Miles in Across the Spiderverse
Image Source: Sony Pictures Entertainment

I’d Die For A Web-Slinging Spider-Verse Game in the Same Visual Style As the Animated Films

What's up, danger?

There’s been a lot of hype recently regarding the Spider-Man video game series, thanks to the reveal of more teaser trailers and details for Marvel’s Spider-Man 2 on PS5. Noticing this progression of the sequel has caused me to give some very uneasy side-eye to my copy of Marvel’s Spider-Man on PS4, which has sadly been sitting in my games cabinet unplayed from the day I first purchased it. Don’t get me wrong, though; this is not something I’m proud of. I’m well aware that this title is one of the most popular games on PS4 and that the entire Marvel’s Spider-Man series has been a success for Sony in general.

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I’ve watched my friends and family enjoy the game for themselves, and I definitely see the appeal in gameplay mechanics, graphics, and cinematics. However, although I’ve owned this game for years, I’ve never worked up the willpower to play it. There’s just something about this series that throws me off and makes me feel like playing through it will be a chore.

Perhaps it’s the fact that I’m not much of a Marvel fan, so I generally don’t have in-depth knowledge about Spider-Man. Or it could even be the fact that I often tend to subconsciously lean towards games with a strong stylistic approach to graphics rather than hyper-realistic, high-quality visuals. Whatever the case, despite my lack of interest in Spider-Man video games, there has been one form of media centered around the web-slinging hero that has consumed my attention completely and will forever be held in high regard.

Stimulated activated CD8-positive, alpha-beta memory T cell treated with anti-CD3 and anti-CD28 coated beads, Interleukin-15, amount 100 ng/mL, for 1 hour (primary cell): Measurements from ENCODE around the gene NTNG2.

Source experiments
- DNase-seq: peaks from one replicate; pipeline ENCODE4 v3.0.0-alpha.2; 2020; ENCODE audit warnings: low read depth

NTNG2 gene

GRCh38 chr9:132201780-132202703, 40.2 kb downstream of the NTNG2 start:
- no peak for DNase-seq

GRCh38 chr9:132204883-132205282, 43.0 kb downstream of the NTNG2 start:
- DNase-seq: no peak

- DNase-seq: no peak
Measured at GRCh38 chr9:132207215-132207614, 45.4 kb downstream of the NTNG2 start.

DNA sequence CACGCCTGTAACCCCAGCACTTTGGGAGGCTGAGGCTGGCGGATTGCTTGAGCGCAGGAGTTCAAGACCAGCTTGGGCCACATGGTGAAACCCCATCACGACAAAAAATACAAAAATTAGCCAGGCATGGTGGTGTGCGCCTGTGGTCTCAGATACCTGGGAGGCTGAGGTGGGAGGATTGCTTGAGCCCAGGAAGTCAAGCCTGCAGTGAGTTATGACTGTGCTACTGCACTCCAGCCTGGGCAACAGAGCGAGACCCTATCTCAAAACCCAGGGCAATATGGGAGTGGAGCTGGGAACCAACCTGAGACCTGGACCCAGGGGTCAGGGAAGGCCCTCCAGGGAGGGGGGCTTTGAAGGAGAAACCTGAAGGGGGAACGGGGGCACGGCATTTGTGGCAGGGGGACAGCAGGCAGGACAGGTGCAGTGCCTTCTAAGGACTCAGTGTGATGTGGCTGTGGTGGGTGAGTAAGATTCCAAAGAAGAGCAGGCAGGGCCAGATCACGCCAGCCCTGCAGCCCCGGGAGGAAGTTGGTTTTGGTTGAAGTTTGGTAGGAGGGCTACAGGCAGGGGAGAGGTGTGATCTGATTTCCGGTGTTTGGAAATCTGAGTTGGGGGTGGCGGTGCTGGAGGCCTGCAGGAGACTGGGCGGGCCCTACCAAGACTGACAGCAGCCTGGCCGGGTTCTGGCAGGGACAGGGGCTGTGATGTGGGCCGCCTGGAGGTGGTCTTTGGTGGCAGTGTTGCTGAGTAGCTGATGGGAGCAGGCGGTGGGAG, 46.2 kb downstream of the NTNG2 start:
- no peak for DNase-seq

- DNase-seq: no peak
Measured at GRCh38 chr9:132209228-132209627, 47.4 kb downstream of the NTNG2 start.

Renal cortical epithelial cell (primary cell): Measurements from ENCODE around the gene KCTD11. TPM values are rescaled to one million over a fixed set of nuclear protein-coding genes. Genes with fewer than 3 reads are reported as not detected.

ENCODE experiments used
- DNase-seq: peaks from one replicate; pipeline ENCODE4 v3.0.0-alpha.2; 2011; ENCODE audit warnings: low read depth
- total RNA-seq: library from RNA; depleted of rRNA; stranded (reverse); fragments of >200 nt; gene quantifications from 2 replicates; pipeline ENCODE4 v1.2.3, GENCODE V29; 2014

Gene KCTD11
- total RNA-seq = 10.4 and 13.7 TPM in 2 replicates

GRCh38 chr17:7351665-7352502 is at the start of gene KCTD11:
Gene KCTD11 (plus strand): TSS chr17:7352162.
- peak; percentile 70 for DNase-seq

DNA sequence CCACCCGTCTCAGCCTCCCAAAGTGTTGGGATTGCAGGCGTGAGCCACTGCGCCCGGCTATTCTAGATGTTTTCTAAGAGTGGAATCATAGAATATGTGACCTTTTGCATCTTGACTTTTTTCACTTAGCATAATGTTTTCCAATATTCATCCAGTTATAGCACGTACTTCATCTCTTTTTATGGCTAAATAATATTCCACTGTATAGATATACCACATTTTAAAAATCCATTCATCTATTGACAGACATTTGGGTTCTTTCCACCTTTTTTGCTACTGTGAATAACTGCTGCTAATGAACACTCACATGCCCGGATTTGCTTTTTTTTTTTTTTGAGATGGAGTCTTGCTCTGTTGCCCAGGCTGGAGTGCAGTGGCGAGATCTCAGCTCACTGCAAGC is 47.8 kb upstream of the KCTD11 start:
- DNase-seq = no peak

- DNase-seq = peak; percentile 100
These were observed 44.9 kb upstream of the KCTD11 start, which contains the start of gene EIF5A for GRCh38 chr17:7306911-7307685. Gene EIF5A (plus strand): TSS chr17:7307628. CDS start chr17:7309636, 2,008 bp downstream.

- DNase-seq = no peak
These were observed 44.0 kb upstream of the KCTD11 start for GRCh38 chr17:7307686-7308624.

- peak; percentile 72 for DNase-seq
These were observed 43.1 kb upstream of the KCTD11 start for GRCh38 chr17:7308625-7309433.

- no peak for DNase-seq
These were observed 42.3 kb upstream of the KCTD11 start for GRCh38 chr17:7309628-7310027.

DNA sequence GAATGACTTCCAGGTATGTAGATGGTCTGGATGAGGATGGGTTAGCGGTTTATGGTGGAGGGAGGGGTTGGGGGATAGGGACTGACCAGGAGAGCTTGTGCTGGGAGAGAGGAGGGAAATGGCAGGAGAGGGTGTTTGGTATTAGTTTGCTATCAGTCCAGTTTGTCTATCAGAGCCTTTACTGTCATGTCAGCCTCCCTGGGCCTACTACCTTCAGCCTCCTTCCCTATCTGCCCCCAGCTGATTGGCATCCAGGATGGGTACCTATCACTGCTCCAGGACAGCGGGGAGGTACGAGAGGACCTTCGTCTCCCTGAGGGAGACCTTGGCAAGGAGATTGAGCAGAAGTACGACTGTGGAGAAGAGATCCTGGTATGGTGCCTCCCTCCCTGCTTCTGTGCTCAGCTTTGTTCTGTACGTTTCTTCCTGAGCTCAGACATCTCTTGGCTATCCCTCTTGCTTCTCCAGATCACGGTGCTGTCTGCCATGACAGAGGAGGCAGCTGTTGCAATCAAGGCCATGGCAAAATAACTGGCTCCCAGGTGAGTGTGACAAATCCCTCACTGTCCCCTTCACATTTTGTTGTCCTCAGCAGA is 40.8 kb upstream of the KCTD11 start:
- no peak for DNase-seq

I’m sure it won’t surprise anyone that the media I’m referring to here is the Spider-Verse animated film series. I’ve always been a massive fan of animation and digital art, so it was only natural that I had to try the series when Spider-Man: Into the Spider-Verse was released a few years ago. I’ve never been more invested in an animated film in my entire life, and I would absolutely argue that the unique stylistic techniques and combination of 3D and 2D animation were absolutely groundbreaking.

With the recent release of the sequel film, Spider-Man: Across the Spider-Verse, I’ve been revisiting the astounding world of the Spider-Verse, enjoying both the prequel and the new sequel film in all their glory; and it’s led me to ask one question — why the hell isn’t there a Spider-Verse game?

Miles in Into the Spiderverse